This study did not provide clinical evidence of saffron neuroprotection in AMD. The observed marginal improvement of visual acuity in our AMD patients, although statistically significant when the group means are compared, is well within the range of test–retest variability in early AMD eyes,23,24 and it is not strong enough to support a protective effect of saffron. A correlation between fERG sensitivity improvement and visual function could have been expected, given the reported correlation between macular ERG parameters and visual acuity in patients with macular degeneration. (see, for example, Ref. 39). However, it should be emphasized that the present fERG technique, clinically used and validated in the past by other investigators,30,31 taps the activity of a central retinal area much larger than that subserving visual acuity. It is therefore possible that the effects of treatment involved predominantly the parafoveal regions, which are known to be more vulnerable early in the disease process.40Alternatively, psychophysical tests aimed at evaluating the function of central regions in the posterior pole may have correlated better with fERG30,31 for detecting treatment-induced changes in visual function.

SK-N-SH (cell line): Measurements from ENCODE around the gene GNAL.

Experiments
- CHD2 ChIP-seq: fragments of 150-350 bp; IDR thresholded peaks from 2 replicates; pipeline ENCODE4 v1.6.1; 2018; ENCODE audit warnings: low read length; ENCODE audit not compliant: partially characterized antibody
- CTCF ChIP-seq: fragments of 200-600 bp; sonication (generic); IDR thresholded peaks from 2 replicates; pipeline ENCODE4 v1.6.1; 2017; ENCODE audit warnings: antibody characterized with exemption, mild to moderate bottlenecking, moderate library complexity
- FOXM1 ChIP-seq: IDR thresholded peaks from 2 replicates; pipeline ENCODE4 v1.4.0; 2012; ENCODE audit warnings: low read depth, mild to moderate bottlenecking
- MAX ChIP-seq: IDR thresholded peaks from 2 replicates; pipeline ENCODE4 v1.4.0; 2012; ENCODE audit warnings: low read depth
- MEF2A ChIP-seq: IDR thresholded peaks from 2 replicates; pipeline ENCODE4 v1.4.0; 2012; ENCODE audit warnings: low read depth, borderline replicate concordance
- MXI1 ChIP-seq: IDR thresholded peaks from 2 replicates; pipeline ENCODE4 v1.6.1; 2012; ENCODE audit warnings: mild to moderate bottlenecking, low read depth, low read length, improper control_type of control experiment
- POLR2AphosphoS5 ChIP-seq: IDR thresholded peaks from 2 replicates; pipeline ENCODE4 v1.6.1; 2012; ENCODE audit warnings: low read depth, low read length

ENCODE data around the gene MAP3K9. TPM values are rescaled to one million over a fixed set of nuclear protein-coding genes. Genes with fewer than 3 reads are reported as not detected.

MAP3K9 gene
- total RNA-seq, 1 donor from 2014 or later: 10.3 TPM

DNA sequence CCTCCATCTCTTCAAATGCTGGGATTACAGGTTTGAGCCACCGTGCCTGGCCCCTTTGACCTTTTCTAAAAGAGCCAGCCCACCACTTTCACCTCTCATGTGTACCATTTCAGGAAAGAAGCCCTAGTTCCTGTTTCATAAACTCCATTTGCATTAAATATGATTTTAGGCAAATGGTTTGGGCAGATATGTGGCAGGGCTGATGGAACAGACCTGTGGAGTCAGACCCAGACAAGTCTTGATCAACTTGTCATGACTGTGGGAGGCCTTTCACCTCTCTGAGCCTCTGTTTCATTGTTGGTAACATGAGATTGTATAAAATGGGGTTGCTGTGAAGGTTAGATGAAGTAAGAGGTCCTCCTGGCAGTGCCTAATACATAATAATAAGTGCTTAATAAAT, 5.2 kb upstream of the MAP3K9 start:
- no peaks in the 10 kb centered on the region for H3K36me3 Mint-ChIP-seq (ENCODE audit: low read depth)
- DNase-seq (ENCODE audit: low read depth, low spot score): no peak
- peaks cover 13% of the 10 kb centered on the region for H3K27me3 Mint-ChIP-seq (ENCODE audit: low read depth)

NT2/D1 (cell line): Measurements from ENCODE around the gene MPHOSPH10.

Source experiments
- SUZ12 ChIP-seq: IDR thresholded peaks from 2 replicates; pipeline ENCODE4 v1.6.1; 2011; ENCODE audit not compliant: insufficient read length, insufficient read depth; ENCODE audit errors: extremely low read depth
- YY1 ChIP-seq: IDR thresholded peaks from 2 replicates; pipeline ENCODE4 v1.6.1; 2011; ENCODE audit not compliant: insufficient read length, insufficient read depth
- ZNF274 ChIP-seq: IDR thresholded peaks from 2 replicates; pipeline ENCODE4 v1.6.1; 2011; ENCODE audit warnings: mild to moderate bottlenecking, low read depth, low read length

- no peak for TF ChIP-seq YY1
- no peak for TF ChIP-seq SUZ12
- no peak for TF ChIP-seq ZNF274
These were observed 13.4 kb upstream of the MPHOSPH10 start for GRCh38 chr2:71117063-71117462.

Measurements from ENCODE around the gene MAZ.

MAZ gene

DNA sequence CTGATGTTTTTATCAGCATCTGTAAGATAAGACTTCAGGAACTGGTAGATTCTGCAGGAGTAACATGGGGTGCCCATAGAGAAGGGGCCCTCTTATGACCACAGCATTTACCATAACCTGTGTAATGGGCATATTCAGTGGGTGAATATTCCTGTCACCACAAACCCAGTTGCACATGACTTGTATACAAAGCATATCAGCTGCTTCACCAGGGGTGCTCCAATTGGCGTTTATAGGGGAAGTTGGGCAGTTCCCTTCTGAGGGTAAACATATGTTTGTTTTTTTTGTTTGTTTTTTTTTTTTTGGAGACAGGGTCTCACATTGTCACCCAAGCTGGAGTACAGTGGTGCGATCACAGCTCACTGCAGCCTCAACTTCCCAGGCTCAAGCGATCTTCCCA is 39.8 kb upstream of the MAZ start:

The present data indicate that saffron supplementation may induce a short-term, significant improvement in retinal function in early AMD. To our knowledge, this effect has not been previously documented. Although such results must be further replicated and the clinical significance is yet to be evaluated, they provide important clues that nutritional carotenoids may impact AMD in novel and unexpected ways, possibly beyond their antioxidant properties.


  • 2 Contributed to the work presented here and therefore should be regarded as equivalent authors.

  • Supported in part by Ministero Università e Ricerca Scientifica Grants ex 60% (BF) and PRIN06 (RM, SB).

  • Disclosure: B. Falsini, None; M. Piccardi, None; A. Minnella, None; C. Savastano, None; E. Capoluongo, None; A. Fadda, None; E. Balestrazzi, None; R. Maccarone, None; S. Bisti, None

  • Received November 30, 2009.
  • Revision received February 22, 2010.
  • Revision received May 14, 2010.
  • Accepted July 7, 2010.